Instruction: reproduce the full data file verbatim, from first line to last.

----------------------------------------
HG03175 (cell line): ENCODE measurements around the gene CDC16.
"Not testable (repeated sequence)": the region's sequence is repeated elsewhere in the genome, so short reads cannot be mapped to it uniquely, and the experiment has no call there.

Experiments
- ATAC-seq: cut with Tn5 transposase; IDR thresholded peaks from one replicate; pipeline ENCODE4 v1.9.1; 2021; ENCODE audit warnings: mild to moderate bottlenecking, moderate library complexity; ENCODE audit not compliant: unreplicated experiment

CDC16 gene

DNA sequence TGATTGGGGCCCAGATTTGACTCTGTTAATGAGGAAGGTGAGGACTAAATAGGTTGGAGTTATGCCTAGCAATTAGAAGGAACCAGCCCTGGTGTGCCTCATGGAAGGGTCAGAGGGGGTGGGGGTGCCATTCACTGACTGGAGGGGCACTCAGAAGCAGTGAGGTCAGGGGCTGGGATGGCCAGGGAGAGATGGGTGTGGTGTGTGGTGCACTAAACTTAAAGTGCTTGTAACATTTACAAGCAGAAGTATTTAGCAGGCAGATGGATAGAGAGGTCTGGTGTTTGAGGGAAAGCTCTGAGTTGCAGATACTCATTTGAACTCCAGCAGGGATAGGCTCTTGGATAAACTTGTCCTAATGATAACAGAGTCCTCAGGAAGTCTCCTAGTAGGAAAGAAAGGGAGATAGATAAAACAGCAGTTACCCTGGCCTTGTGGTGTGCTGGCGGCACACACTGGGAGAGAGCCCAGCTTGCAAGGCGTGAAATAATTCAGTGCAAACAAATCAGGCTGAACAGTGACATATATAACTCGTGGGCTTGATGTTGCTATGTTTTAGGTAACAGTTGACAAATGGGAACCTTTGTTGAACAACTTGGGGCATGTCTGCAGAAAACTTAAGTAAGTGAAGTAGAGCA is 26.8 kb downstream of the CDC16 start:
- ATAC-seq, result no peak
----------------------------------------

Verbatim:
HG03175 (cell line): ENCODE measurements around the gene CDC16.
"Not testable (repeated sequence)": the region's sequence is repeated elsewhere in the genome, so short reads cannot be mapped to it uniquely, and the experiment has no call there.

Experiments
- ATAC-seq: cut with Tn5 transposase; IDR thresholded peaks from one replicate; pipeline ENCODE4 v1.9.1; 2021; ENCODE audit warnings: mild to moderate bottlenecking, moderate library complexity; ENCODE audit not compliant: unreplicated experiment

CDC16 gene

DNA sequence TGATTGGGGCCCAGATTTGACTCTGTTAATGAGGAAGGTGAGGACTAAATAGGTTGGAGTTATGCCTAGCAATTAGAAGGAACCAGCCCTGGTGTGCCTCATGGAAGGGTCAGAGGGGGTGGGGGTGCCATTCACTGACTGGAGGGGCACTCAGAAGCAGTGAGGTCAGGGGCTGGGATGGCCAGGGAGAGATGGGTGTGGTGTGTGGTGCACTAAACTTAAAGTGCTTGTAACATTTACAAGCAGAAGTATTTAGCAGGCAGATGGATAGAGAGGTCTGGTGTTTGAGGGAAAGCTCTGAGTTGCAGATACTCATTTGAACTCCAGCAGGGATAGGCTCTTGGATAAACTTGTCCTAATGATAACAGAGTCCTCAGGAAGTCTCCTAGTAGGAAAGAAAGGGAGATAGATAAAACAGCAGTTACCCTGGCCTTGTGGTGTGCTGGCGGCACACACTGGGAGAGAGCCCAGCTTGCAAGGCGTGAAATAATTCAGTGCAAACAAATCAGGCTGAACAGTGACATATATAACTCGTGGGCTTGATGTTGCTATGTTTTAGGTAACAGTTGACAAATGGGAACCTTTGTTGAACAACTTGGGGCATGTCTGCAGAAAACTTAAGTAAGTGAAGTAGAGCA is 26.8 kb downstream of the CDC16 start:
- ATAC-seq, result no peak